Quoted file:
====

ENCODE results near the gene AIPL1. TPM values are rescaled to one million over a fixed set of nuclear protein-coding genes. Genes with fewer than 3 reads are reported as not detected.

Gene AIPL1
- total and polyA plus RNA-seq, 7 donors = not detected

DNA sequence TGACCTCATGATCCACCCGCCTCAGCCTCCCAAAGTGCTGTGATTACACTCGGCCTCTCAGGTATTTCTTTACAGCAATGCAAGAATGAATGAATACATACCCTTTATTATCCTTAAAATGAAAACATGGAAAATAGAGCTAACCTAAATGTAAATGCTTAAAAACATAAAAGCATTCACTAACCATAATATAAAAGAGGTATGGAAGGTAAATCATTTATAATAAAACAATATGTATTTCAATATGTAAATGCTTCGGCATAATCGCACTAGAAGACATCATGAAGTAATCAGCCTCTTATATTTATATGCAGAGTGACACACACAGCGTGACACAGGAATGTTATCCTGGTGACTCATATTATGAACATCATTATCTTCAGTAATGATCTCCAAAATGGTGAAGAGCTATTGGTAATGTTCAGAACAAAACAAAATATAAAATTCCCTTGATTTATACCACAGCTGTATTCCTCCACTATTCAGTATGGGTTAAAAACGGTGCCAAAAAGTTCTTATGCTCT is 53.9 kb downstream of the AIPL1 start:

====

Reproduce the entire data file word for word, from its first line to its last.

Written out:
ENCODE results near the gene AIPL1. TPM values are rescaled to one million over a fixed set of nuclear protein-coding genes. Genes with fewer than 3 reads are reported as not detected.

Gene AIPL1
- total and polyA plus RNA-seq, 7 donors = not detected

DNA sequence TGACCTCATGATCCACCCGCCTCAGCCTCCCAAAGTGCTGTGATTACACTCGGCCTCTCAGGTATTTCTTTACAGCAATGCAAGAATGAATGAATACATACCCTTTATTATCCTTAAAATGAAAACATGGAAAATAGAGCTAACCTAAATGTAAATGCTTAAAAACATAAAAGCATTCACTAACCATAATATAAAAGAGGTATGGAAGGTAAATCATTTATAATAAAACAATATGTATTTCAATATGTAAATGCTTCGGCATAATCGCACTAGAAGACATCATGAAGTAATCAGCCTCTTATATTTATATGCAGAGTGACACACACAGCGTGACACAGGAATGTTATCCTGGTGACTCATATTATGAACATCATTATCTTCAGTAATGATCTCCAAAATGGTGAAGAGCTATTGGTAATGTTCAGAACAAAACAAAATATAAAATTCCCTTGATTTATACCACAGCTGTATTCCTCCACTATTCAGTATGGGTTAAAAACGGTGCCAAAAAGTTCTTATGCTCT is 53.9 kb downstream of the AIPL1 start: